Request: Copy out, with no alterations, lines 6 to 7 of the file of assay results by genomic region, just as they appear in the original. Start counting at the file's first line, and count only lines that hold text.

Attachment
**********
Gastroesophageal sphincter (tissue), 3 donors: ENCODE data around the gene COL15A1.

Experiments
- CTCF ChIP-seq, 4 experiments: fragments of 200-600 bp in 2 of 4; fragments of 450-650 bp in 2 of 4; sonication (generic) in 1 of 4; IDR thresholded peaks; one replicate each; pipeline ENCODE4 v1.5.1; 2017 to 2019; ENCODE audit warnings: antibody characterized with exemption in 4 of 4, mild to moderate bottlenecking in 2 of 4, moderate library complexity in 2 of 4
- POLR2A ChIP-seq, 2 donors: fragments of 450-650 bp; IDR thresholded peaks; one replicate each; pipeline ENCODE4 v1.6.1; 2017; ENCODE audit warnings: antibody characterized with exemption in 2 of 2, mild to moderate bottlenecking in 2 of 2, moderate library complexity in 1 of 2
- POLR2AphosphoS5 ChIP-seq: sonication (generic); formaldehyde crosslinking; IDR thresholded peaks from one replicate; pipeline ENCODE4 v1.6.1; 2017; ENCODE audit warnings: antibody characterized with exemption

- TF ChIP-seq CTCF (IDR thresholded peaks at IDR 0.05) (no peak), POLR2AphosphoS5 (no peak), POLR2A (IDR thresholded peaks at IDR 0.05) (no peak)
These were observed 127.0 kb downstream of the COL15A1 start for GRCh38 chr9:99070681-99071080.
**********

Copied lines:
- TF ChIP-seq CTCF (IDR thresholded peaks at IDR 0.05) (no peak), POLR2AphosphoS5 (no peak), POLR2A (IDR thresholded peaks at IDR 0.05) (no peak)
These were observed 127.0 kb downstream of the COL15A1 start for GRCh38 chr9:99070681-99071080.